Magazine article Marketing

Complaints Chaos at the Asa?: Companies Using the ASA to Complain about Their Competitors Risk Undermining the Entire Self Regulatory System, Writes Daniel Rogers

Magazine article Marketing

Complaints Chaos at the Asa?: Companies Using the ASA to Complain about Their Competitors Risk Undermining the Entire Self Regulatory System, Writes Daniel Rogers

Article excerpt

Advertising is designed to get a reaction. The question is: who reacts? With luck it's the consumer. Sometimes it's the media but, increasingly, it's the competition.

Tesco's recent high-profile pricecutting campaign has drawn official complaints from Sainsbury's, Asda and Boots. Van den Bergh Foods and McNeil Consumer Nutritional have clashed over each other's cholesterol reduction claims. Most recently, Glaxo Smith Kline slammed Colgate Palmolive for claiming Colgate Whitening toothpaste has a 'superior' anti-stain formula.

It's instinctive for advertisers to push back the boundaries and the Advertising Standards Authority (ASA) is long used to slapping down those who overstep the mark whether cynically or not.

When YSL's Opium perfume persuaded model Sophie Dahl to pose for a billboard, the company probably didn't expect it to be the most complained-about advertisement of the past five years.

When French Connection placed an ad in the Evening Standard claiming its new Oxford Street store would be the 'world's biggest fcuk', the outrage was integral to its strategy.

But the ASA is less comfortable with the recent surge in high-profile brands apparently using the ASA's rules to sabotage their competitors' campaigns.

At the ISBA conference earlier this year, ASA chairman Lord Borne slammed advertisers for spending too much time focusing on their competitors' advertising rather than their own. He revealed that 10% of the complaints dealt with by the ASA last year came from competitors and that considerably more than 10% of its resources go on such complaints because they tend to require legal scrutiny. "Is this really what the ASA is for?" he asked. But the industry has failed to heed Lord Borrie's warning.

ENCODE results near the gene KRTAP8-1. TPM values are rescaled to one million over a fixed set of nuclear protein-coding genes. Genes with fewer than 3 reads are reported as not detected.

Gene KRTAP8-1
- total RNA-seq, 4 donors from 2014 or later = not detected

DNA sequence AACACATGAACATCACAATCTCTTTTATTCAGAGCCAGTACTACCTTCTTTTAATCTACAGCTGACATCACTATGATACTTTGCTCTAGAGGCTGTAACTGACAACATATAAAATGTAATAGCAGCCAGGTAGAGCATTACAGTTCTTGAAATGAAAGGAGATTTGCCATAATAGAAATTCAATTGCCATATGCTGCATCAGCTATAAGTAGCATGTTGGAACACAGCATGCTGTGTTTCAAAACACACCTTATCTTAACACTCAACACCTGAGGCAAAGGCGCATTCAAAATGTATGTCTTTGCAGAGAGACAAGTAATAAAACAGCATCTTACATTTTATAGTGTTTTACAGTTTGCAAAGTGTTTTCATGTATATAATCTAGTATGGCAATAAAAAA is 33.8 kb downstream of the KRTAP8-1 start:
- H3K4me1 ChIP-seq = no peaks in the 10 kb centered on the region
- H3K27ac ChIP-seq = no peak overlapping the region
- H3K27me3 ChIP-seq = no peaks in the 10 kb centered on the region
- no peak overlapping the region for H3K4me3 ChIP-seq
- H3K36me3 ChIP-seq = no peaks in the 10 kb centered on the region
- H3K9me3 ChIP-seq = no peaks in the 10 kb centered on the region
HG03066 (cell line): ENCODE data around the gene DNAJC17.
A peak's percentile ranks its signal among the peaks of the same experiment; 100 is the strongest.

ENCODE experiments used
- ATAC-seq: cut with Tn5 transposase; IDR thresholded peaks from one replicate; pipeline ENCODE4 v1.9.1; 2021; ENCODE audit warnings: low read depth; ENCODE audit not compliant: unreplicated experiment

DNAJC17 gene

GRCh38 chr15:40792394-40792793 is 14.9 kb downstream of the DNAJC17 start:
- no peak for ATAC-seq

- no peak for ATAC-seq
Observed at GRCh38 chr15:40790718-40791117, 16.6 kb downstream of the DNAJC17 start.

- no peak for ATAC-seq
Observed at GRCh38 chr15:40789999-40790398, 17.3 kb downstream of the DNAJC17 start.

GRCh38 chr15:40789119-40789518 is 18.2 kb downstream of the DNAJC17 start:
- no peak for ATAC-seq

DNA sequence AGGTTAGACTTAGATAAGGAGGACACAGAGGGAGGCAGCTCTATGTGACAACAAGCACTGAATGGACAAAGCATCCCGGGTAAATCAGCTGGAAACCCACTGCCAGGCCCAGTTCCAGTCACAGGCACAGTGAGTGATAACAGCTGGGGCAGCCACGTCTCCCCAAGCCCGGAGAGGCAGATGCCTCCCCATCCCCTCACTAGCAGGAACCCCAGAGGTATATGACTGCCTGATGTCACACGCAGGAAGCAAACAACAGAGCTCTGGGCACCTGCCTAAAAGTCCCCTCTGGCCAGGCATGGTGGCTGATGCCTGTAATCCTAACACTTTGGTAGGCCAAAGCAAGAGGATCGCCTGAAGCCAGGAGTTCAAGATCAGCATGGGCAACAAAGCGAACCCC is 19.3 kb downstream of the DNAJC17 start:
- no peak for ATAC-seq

"It's rough and tough in highly competitive markets such as supermarkets and telecoms," says Christopher Graham, director-general of the ASA. "These markets are going to be even tougher as we head into a trade downturn. I think we're already seeing that with the supermarkets."

He is quick to defend advertisers' right to complain about competitors. "It comes with the territory," he says. "After protecting consumers, our second main purpose is to ensure fair competition. There are some consumer benefits to this activity -- very often it's the players in the market who understand the weaknesses in a campaign and can flush out the issues on behalf of consumers."

Privately, however, ASA executives recognise they are in serious danger of getting bogged down in these tit-for-tat disputes, which are draining the watchdog's resources.

There is another reason why these cases are bad news. "They are poor publicity for the ASA," says one marketing director of a leading FMCG brand. "The coverage creates the perception that a lot of product claims are misleading, destroying the overall credibility of advertising. It also weakens the ASA's raison d'etre -- as an effective independent guardian of the consumer."

The latter point is particularly poignant in the context of the wider regulatory environment. The government is currently reviewing its whole approach to media regulation as part of the forthcoming Communications Bill, central to which is the creation of super regulator Ofcom.

White papers favour Ofcom combining the roles of the existing state controlled Independent Television Commission (ITC),the Broadcasting Standards Commission (BS C), the Radio Authority, the Radiocommunications Agency and the telecoms regulator Oftel.

Feedback from the government suggests that light-touch self-regulators such as the ASA or the travel industry's ABTA are seen as good models, cutting down on bureaucracy and government spending.

Even policy think-tank the National Consumer Council (NCC) has been supportive. "More than half of the ASA's adjudication council is independent from the industry, one of our key criteria for an effective self-regulator," says an NCC spokeswoman. …

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